Marshall relates how he trained, (a sample of his 200-mile per week training schedule is in the appendix,) how he overcame injuries, how he fueled his body, what his support staff did, on and on with interesting nuggets woven into the narrative. For an aspiring runner, whether you’re thinking about your first 10K, marathon or ultra, you’ll find the book rich with insights and almost overwhelmingly inspirational. The book makes you want to hurt, just so you can master it.
Marshall’s tone is warm and friendly, but his honesty is intense. I couldn’t help but think it takes a man who really knows himself, and is comfortable with his flaws, and humble in his awesomeness, to put it all out there the way he does.
If you’d like to know more about Marshall, you can find his website here, and listen to an awesome interview done by UltraRunnerPodcast here. In fact, the podcast interview, which is free, made me want to buy the book. Also, you can buy the documentary about his run (which I haven’t seen) here. (UPDATE: You can listen to an UltraRunnerPodcast interview with Charlie Engle, post-federal prison, here.)
Running on Empty is a profoundly good book. Intelligent, inspirational, honest. It shows a great man’s flaws, his greatness, and how they really couldn’t exist without each other. This is a bigtime recommendation for anyone who likes running or biographies about cool people who have done big things.
- Tagged: Book Review
Every state's got a gang of men with guns and tattered U.S. Constitutions stowed next to their dog-eared John Birch pamphlets. Bitching about government makes men happy, and in recent times, country folk have been fucking euphoric. Rumor was the boys in my neck of the woods were getting rowdy and ready to switch gears from talking to walking. I don't mind ten men at a hunting camp chucking bottles and blasting away. Any fella dumb enough to get drunk around a crew with guns half deserves a bullet. But I got a tip. One of the wives overheard talk of linking the local group with some radical faction out of Denver and marching with guns to Washington to take the country back from the jigs and the Jews. A sheriff can't truck with that, but in a county of twenty thousand, everybody knows everybody, almost. At least the men who would be of age and frame of mind to join such a group knew everyone else who might be. I didn't have anyone to put inside.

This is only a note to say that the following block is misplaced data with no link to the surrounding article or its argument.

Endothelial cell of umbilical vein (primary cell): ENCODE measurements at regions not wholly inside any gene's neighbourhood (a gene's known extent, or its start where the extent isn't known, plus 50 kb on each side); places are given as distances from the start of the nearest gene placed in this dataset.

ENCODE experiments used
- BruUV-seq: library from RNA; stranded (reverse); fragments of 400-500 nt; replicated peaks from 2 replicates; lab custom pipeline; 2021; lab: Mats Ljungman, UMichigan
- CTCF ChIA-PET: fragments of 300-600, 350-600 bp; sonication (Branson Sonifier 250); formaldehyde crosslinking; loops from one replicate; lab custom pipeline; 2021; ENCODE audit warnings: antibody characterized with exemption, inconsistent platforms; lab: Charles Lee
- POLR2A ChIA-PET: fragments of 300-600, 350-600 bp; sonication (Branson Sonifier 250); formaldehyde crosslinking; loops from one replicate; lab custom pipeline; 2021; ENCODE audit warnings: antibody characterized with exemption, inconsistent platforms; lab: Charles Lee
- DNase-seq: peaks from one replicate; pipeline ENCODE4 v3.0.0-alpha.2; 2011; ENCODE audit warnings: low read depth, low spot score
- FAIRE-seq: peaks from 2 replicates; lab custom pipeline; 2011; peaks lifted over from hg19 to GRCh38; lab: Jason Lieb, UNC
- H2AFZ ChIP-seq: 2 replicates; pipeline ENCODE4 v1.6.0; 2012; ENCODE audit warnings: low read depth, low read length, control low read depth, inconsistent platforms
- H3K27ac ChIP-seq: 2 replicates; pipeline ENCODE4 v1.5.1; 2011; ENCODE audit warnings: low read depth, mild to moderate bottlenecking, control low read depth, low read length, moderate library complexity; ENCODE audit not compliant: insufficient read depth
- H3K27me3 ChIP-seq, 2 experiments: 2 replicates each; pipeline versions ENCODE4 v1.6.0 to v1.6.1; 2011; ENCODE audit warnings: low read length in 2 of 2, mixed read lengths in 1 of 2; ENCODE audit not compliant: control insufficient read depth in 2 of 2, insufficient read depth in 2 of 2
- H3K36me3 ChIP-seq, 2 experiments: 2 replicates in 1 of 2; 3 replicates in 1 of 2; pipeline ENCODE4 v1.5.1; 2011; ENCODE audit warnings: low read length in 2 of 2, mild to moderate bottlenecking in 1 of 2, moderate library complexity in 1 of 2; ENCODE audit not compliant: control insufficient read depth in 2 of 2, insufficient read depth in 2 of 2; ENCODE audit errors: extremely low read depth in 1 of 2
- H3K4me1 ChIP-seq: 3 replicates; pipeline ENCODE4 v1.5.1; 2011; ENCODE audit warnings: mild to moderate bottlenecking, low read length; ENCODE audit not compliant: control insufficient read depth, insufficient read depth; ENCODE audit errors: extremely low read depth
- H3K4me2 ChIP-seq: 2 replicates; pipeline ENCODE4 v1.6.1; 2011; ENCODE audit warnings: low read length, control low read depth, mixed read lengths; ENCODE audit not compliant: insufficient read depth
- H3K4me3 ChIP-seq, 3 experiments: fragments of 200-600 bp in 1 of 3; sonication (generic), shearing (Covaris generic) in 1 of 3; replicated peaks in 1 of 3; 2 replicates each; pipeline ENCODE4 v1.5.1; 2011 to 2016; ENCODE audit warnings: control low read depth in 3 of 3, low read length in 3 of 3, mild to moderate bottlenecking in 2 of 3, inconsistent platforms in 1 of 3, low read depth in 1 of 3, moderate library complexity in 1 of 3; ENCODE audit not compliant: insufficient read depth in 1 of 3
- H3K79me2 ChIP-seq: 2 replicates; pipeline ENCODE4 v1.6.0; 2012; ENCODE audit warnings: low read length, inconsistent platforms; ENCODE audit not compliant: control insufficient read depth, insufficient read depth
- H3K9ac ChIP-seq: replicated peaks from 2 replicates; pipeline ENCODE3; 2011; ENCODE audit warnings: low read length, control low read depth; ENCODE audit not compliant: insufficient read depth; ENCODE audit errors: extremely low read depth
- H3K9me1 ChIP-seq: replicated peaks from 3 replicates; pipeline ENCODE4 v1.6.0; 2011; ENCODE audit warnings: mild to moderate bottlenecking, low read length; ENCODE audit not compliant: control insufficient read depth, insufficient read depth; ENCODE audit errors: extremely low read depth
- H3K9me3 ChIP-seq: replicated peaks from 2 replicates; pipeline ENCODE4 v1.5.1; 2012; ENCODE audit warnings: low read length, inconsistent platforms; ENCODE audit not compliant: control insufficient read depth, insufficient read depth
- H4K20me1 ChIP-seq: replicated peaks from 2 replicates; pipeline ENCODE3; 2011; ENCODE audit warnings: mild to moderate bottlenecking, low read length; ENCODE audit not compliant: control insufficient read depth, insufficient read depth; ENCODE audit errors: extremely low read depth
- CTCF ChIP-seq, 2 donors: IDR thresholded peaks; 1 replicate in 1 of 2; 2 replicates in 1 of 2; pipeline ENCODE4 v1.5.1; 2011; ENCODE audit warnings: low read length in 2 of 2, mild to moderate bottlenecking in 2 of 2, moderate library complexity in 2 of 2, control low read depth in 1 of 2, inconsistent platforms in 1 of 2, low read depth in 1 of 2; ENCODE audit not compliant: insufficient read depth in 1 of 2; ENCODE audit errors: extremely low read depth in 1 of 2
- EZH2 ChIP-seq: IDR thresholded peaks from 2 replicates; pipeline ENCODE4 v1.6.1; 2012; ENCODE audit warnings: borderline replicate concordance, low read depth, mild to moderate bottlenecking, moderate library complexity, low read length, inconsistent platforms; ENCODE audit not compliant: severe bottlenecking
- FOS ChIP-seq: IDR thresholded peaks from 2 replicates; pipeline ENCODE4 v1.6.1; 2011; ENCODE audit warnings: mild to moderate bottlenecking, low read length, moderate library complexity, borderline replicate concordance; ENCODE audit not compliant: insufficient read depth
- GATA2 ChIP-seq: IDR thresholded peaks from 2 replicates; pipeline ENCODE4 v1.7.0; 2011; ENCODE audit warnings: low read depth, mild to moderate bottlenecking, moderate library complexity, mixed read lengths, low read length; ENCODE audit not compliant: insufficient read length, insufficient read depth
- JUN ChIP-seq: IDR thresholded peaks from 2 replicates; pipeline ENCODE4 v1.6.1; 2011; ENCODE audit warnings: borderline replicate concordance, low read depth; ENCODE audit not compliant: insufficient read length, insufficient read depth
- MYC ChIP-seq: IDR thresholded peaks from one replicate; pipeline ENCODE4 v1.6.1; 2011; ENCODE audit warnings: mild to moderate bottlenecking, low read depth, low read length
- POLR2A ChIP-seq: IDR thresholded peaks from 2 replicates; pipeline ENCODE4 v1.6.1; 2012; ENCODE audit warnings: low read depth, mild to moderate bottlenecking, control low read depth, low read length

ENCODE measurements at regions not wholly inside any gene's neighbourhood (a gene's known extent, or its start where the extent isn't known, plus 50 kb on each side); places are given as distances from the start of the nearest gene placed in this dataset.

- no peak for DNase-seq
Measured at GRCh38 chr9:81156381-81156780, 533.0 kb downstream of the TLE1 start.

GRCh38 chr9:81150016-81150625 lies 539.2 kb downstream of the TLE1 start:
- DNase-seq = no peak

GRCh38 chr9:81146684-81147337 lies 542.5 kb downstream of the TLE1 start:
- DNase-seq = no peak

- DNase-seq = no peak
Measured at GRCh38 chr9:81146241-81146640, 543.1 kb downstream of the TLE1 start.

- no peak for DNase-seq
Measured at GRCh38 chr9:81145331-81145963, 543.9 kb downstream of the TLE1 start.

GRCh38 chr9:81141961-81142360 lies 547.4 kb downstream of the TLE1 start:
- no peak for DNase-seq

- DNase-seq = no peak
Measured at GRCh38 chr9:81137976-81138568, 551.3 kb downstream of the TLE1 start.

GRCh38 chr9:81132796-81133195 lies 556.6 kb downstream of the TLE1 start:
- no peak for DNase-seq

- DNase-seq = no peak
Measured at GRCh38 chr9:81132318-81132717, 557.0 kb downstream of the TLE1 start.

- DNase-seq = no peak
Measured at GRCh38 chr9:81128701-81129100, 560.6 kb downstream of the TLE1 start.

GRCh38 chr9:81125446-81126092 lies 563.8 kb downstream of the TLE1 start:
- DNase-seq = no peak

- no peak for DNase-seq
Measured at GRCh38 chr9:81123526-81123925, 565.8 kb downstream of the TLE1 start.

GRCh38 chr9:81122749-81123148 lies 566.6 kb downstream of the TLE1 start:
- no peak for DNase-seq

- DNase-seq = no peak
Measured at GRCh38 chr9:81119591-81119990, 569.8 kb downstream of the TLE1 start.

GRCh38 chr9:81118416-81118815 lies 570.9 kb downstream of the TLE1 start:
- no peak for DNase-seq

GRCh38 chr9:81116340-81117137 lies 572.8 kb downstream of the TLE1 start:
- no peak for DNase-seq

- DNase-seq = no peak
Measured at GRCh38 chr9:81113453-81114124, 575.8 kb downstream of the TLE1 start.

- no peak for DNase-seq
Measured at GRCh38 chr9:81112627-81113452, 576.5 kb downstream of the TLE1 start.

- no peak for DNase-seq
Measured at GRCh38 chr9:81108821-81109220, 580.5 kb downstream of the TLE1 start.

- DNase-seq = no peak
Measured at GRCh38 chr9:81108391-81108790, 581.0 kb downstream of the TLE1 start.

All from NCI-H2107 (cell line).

From the back cover…
Set in small town Wyoming in the 70s and unfolding in a single day, Clayton Lindemuth's debut novel,Cold Quiet Country, explores small-town corruption and the lengths some people will go to exact revenge.
With a deft hand and sinister eye, Clayton Lindemuth reminds us that the green, idyllic landscape of Middle America can suddenly become an ominous backdrop for violence and treachery.
Suspenseful, intelligent, and bold, COLD QUIET COUNTRY brings a new edge to the world of modern noir and readers will no longer be able to look upon rolling hills, pastoral fields, and picturesque barns without a sense of foreboding.
I look at Liz. At some point she's going to decide what she wants to do. She's in the house where it all happened, the refuge that was the site of her terror, at the hands of the man whose politics maybe included her in the town's ostracism. She's a cagey creature, this girl who doesn't know how to be a girl. She glances at me and suddenly I'm in Burt Haudesert's kitchen, at the table. Jordan's at my elbow and Gwen is opposite, and she's got that same stare as Liz does now. She's looking straight at the center of the table. Her jaw is set but her brow is soft. There's concentration in her eyes, but no anger or consternation. Her heart's probably beating like a rabbit flushed from the briar, but outward she's spaced out and for the life of me I'll never understand how a man can do that to a girl.
And there's Sunday. Speak of the Devil. The man at the head of the family, defending it.
He's three steps away but ten times stronger and faster than me. But there are more guns on my side of the battlefront. And frankly I don't give a shit.
"Liz, are you going to kill him, or what?"